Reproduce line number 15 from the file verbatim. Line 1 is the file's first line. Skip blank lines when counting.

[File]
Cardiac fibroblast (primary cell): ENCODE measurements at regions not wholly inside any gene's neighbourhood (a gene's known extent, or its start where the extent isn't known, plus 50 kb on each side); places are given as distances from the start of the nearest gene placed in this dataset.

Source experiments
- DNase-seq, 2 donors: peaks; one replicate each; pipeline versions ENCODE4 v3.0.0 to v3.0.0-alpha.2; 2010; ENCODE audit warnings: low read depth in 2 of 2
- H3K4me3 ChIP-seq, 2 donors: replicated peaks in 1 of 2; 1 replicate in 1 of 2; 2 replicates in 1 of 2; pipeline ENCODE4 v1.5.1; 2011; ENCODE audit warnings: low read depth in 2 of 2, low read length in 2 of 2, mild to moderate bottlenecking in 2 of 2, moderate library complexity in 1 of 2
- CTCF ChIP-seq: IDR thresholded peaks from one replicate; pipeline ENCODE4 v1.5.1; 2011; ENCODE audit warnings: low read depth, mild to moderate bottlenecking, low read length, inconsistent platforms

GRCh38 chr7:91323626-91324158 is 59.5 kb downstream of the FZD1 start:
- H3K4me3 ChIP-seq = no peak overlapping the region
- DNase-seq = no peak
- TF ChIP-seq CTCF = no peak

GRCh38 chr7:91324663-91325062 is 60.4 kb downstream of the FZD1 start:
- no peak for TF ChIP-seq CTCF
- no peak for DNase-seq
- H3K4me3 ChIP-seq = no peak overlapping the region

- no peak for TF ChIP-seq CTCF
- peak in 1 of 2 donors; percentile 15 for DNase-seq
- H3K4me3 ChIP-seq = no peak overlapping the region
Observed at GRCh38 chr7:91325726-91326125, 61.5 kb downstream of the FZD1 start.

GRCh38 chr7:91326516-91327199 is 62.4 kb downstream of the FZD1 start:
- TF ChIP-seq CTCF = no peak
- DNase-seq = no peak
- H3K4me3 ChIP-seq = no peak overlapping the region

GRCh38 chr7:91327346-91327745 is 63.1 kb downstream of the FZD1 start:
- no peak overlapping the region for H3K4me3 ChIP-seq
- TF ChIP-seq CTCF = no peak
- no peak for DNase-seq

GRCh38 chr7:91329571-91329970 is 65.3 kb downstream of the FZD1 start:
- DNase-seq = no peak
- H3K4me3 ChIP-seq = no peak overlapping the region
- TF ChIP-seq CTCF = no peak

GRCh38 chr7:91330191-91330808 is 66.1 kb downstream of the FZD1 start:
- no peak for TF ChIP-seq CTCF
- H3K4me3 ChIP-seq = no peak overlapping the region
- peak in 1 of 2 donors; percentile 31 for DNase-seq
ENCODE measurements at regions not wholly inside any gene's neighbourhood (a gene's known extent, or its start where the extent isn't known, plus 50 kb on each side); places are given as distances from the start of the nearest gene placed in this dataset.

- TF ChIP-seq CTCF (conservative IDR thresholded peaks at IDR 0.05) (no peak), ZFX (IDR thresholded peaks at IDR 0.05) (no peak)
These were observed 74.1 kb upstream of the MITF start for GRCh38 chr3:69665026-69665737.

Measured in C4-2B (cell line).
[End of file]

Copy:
- peak in 1 of 2 donors; percentile 15 for DNase-seq